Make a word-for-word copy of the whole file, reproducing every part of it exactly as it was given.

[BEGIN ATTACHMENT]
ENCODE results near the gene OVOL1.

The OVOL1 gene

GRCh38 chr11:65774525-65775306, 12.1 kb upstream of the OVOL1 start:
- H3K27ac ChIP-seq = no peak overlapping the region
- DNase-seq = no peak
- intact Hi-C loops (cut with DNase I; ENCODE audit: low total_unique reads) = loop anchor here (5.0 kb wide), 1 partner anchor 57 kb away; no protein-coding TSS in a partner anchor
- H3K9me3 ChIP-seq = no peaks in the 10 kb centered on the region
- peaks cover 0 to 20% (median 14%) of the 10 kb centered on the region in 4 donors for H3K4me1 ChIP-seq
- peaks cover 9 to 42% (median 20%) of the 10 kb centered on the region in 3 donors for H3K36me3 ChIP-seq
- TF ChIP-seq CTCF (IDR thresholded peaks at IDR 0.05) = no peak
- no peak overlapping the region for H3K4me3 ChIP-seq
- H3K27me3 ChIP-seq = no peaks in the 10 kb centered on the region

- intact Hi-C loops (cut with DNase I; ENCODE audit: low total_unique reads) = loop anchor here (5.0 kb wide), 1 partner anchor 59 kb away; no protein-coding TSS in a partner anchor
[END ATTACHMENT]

ENCODE results near the gene OVOL1.

The OVOL1 gene

GRCh38 chr11:65774525-65775306, 12.1 kb upstream of the OVOL1 start:
- H3K27ac ChIP-seq = no peak overlapping the region
- DNase-seq = no peak
- intact Hi-C loops (cut with DNase I; ENCODE audit: low total_unique reads) = loop anchor here (5.0 kb wide), 1 partner anchor 57 kb away; no protein-coding TSS in a partner anchor
- H3K9me3 ChIP-seq = no peaks in the 10 kb centered on the region
- peaks cover 0 to 20% (median 14%) of the 10 kb centered on the region in 4 donors for H3K4me1 ChIP-seq
- peaks cover 9 to 42% (median 20%) of the 10 kb centered on the region in 3 donors for H3K36me3 ChIP-seq
- TF ChIP-seq CTCF (IDR thresholded peaks at IDR 0.05) = no peak
- no peak overlapping the region for H3K4me3 ChIP-seq
- H3K27me3 ChIP-seq = no peaks in the 10 kb centered on the region

- intact Hi-C loops (cut with DNase I; ENCODE audit: low total_unique reads) = loop anchor here (5.0 kb wide), 1 partner anchor 59 kb away; no protein-coding TSS in a partner anchor